• Remember in women, it might even be a better approach to follow a IIFYM diet

This study is a great piece to a very large puzzle that lends credence to showing that a IIFYM diet approach is not poor for your overall health.
The 80/20 and 90/10 Approach Within a IIFYM Diet

Now that we have the myth of a IIFYM diet isn’t good for your overall health dispelled, that doesn’t mean that a IIFYM diet approach should be abused.

We see time and time again people posting pictures on Instagram of their ice cream, pop tarts, donuts, what have you.

Number 1- its immature and misleading to do this

Number 2- this is what gives IIFYM a bad rep

Number 3- if you really are predominating your IIFYM diet with highly palatable and refined food sources, you are doing yourself and your health a dis-service

Now, if you aren’t doing this, enter the 80/20 and 90/10 approach within a IIFYM diet.

This can also be looked at as “daily linear allotment of indulgence foods rule” where 10-20% of your calories can come from indulgence foods each day.

Here’s a real-world example:

  • You have 2,000 calories to work with for the day
  • You decide to use 20% of the calories (2,000 x .20 = 400 calories) towards non-traditional foods, “dirty foods,” whatever you want to call it
  • That means that 1600 of your calories should be predominated by whole and minimally refined food sources
  • Once you meet your daily protein goal and fiber goal, the remainder 400 calories can come from semi-junk to junk food

Still don’t believe us or in daily linear allotment of indulgence foods rule?

The current Dietary Reference Intakes (DRI) report by Food and Nutrition Board of the Institute of Medicine lists the upper limit of added sugars as 25% of total calories.4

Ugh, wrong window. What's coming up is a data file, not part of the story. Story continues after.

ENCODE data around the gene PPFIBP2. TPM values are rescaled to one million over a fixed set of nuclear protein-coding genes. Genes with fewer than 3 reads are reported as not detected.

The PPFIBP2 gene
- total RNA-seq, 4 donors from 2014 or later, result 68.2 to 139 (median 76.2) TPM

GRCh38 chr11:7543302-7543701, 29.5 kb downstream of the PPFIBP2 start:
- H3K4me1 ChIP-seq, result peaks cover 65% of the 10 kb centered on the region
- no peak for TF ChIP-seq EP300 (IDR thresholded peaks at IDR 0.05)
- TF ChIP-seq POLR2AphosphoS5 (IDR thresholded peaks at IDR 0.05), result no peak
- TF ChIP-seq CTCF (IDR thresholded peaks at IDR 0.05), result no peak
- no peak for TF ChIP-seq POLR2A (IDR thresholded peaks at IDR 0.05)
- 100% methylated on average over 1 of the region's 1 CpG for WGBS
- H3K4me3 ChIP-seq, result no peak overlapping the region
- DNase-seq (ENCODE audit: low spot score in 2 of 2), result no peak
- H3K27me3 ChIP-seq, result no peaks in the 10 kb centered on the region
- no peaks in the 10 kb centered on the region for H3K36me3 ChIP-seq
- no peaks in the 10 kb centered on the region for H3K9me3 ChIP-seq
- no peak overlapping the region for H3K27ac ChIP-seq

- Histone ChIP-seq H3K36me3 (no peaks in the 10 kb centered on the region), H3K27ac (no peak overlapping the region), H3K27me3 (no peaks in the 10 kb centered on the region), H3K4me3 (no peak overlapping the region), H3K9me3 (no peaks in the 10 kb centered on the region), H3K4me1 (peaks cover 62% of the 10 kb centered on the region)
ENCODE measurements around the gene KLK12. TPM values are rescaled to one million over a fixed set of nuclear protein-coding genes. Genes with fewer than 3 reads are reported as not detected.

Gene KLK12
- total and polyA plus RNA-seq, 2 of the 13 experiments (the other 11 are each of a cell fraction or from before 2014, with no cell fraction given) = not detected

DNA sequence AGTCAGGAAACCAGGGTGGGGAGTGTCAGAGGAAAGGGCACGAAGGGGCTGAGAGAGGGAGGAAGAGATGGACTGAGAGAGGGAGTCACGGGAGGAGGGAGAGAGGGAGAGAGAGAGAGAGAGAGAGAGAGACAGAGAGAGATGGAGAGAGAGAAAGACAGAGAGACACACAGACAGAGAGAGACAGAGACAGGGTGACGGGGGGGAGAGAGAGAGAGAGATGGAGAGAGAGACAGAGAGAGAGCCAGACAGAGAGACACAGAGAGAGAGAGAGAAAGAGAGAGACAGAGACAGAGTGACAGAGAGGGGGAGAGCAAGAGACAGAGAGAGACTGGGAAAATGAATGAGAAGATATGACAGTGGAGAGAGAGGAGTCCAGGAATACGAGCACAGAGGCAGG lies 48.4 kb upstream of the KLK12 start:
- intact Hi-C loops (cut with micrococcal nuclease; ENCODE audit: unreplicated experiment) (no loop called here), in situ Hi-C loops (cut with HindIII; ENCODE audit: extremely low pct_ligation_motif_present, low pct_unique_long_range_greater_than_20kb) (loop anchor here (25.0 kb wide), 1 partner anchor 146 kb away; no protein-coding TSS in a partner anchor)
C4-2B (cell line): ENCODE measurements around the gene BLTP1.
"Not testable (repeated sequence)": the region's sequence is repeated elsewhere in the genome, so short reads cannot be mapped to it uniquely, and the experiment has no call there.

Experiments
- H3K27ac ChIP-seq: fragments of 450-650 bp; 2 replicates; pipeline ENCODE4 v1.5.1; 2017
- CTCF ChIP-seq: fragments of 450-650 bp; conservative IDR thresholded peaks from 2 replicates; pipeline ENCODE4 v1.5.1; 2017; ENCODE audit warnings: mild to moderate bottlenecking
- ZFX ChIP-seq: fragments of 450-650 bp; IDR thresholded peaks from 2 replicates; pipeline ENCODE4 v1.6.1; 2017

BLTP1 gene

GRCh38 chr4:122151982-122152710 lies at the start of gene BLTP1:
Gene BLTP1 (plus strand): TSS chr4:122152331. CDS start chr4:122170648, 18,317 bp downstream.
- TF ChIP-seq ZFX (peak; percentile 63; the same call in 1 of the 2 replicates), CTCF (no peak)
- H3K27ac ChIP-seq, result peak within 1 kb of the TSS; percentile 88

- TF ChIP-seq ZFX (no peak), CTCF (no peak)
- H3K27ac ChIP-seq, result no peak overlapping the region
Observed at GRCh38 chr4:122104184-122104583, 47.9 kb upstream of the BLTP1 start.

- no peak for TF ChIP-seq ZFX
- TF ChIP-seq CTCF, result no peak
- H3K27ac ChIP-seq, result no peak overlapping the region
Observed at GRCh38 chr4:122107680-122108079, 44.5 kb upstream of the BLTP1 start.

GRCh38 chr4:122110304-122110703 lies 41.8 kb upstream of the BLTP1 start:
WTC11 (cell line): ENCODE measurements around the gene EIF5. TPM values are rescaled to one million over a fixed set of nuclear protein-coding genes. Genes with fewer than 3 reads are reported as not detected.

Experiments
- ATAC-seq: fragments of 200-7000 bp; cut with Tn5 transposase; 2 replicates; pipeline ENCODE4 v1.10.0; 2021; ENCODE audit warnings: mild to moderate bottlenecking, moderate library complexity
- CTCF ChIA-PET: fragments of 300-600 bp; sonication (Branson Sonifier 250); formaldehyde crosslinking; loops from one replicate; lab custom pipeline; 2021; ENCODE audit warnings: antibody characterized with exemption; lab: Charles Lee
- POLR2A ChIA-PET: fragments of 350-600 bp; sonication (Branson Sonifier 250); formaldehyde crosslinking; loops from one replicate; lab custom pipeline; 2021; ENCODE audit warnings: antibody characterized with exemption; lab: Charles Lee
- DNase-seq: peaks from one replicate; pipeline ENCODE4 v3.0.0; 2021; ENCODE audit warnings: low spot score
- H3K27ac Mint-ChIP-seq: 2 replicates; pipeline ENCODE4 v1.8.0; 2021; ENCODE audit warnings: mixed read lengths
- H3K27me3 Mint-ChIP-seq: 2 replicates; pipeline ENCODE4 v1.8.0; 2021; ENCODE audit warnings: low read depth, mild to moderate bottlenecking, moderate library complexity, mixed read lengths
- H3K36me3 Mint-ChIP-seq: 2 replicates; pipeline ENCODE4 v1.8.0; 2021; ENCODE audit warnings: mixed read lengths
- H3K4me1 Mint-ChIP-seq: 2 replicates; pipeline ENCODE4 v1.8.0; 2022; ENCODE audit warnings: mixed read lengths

Moreover, a review by Gibson and colleagues found that 20% of total calories from added sugars is roughly the maximum amount that won’t adversely dilute the diet’s concentration of essential micronutrition.5

Both of these figures are in reference to refined, extrinsic sugars, not naturally occurring sugars within whole foods like fruit or milk.

Finally, the USDA has attempted to teach moderation with their concept of the discretionary calorie allotment, defined as follows:6

The difference between total energy requirements and the energy consumed to meet recommended nutrient intakes.”

Basically, discretionary calories comprise the margin of leftover calories that can be used flexibly once essential nutrient needs are met.

Coincidentally, the USDA’s discretionary calorie allotment averages at approximately 10-20% of total calories.7

Take note that discretionary calories are not just confined to added sugars. Any food or beverage is fair game. The USDA’s system is still far from perfect, since it includes naturally-occurring fats in certain foods as part of the discretionary calorie allotment. This is an obvious holdover from the fat-phobic era that the USDA clings to, despite substantial evidence to the contrary.8

We have had a ton of success with ourselves and clients with the 80/20 and 90/10 rules. We highly recommend using this tool within your IIFYM diet.